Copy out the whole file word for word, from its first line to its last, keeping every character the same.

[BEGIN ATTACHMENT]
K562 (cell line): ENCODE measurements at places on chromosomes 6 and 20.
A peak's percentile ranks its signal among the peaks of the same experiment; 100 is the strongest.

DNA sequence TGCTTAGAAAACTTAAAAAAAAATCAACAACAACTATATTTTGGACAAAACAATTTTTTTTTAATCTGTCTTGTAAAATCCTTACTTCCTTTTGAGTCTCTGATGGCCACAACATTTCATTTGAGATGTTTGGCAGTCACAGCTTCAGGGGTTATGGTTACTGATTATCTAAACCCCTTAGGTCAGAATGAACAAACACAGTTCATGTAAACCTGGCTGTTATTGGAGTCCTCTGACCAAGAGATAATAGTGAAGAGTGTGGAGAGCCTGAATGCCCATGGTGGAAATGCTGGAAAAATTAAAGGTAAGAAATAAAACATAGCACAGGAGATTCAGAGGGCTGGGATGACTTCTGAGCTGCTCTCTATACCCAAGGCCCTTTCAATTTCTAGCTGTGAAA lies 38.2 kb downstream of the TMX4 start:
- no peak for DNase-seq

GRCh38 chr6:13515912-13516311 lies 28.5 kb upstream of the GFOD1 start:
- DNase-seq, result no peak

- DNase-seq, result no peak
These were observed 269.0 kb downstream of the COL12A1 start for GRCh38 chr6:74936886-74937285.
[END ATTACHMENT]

K562 (cell line): ENCODE measurements at places on chromosomes 6 and 20.
A peak's percentile ranks its signal among the peaks of the same experiment; 100 is the strongest.

DNA sequence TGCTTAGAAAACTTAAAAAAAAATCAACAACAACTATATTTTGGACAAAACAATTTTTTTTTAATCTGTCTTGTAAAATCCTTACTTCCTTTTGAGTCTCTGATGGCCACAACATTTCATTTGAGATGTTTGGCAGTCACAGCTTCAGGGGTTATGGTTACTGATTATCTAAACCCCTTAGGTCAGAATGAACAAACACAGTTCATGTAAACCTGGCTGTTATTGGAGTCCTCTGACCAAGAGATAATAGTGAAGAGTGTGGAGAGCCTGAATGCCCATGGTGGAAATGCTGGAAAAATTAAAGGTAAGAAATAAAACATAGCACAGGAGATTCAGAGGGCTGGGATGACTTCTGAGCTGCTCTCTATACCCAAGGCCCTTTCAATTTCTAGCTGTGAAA lies 38.2 kb downstream of the TMX4 start:
- no peak for DNase-seq

GRCh38 chr6:13515912-13516311 lies 28.5 kb upstream of the GFOD1 start:
- DNase-seq, result no peak

- DNase-seq, result no peak
These were observed 269.0 kb downstream of the COL12A1 start for GRCh38 chr6:74936886-74937285.